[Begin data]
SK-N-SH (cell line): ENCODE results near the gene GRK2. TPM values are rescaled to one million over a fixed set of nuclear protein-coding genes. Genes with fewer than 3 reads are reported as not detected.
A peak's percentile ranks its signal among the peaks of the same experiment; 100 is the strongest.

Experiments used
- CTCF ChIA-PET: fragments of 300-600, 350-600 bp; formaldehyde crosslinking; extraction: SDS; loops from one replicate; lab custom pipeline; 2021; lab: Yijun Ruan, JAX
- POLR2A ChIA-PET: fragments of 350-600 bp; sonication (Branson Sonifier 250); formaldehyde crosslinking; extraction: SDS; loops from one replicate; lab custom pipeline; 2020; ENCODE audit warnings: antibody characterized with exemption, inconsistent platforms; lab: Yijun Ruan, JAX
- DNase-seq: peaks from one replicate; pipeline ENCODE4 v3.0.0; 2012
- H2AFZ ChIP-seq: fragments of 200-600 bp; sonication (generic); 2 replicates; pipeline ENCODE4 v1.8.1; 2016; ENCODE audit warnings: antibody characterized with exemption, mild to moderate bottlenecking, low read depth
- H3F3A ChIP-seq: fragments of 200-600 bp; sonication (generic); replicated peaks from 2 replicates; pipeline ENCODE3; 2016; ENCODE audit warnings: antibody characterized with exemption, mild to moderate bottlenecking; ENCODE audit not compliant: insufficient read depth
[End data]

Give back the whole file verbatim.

SK-N-SH (cell line): ENCODE results near the gene GRK2. TPM values are rescaled to one million over a fixed set of nuclear protein-coding genes. Genes with fewer than 3 reads are reported as not detected.
A peak's percentile ranks its signal among the peaks of the same experiment; 100 is the strongest.

Experiments used
- CTCF ChIA-PET: fragments of 300-600, 350-600 bp; formaldehyde crosslinking; extraction: SDS; loops from one replicate; lab custom pipeline; 2021; lab: Yijun Ruan, JAX
- POLR2A ChIA-PET: fragments of 350-600 bp; sonication (Branson Sonifier 250); formaldehyde crosslinking; extraction: SDS; loops from one replicate; lab custom pipeline; 2020; ENCODE audit warnings: antibody characterized with exemption, inconsistent platforms; lab: Yijun Ruan, JAX
- DNase-seq: peaks from one replicate; pipeline ENCODE4 v3.0.0; 2012
- H2AFZ ChIP-seq: fragments of 200-600 bp; sonication (generic); 2 replicates; pipeline ENCODE4 v1.8.1; 2016; ENCODE audit warnings: antibody characterized with exemption, mild to moderate bottlenecking, low read depth
- H3F3A ChIP-seq: fragments of 200-600 bp; sonication (generic); replicated peaks from 2 replicates; pipeline ENCODE3; 2016; ENCODE audit warnings: antibody characterized with exemption, mild to moderate bottlenecking; ENCODE audit not compliant: insufficient read depth